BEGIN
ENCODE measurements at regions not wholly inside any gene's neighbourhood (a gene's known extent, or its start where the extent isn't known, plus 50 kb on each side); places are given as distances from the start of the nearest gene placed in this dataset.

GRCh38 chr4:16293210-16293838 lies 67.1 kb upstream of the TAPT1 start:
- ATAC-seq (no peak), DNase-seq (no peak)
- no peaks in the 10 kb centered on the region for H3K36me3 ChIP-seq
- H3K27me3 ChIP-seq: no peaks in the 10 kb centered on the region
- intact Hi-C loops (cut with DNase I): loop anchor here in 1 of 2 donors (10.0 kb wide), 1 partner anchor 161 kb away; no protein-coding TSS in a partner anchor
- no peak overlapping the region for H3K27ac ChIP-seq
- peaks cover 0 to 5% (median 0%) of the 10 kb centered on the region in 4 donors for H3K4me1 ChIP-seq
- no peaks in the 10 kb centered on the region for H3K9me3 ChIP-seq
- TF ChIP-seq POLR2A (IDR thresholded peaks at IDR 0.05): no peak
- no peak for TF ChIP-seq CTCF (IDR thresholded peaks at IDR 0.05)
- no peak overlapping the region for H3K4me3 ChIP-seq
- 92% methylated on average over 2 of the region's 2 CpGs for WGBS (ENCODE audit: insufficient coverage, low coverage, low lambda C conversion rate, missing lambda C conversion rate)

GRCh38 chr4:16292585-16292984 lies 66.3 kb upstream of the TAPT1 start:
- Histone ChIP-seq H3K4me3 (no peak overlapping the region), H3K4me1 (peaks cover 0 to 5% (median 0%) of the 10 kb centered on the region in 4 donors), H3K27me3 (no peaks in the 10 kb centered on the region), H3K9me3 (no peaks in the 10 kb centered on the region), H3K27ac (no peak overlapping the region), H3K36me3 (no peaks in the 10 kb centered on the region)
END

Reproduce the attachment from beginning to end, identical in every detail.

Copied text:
ENCODE measurements at regions not wholly inside any gene's neighbourhood (a gene's known extent, or its start where the extent isn't known, plus 50 kb on each side); places are given as distances from the start of the nearest gene placed in this dataset.

GRCh38 chr4:16293210-16293838 lies 67.1 kb upstream of the TAPT1 start:
- ATAC-seq (no peak), DNase-seq (no peak)
- no peaks in the 10 kb centered on the region for H3K36me3 ChIP-seq
- H3K27me3 ChIP-seq: no peaks in the 10 kb centered on the region
- intact Hi-C loops (cut with DNase I): loop anchor here in 1 of 2 donors (10.0 kb wide), 1 partner anchor 161 kb away; no protein-coding TSS in a partner anchor
- no peak overlapping the region for H3K27ac ChIP-seq
- peaks cover 0 to 5% (median 0%) of the 10 kb centered on the region in 4 donors for H3K4me1 ChIP-seq
- no peaks in the 10 kb centered on the region for H3K9me3 ChIP-seq
- TF ChIP-seq POLR2A (IDR thresholded peaks at IDR 0.05): no peak
- no peak for TF ChIP-seq CTCF (IDR thresholded peaks at IDR 0.05)
- no peak overlapping the region for H3K4me3 ChIP-seq
- 92% methylated on average over 2 of the region's 2 CpGs for WGBS (ENCODE audit: insufficient coverage, low coverage, low lambda C conversion rate, missing lambda C conversion rate)

GRCh38 chr4:16292585-16292984 lies 66.3 kb upstream of the TAPT1 start:
- Histone ChIP-seq H3K4me3 (no peak overlapping the region), H3K4me1 (peaks cover 0 to 5% (median 0%) of the 10 kb centered on the region in 4 donors), H3K27me3 (no peaks in the 10 kb centered on the region), H3K9me3 (no peaks in the 10 kb centered on the region), H3K27ac (no peak overlapping the region), H3K36me3 (no peaks in the 10 kb centered on the region)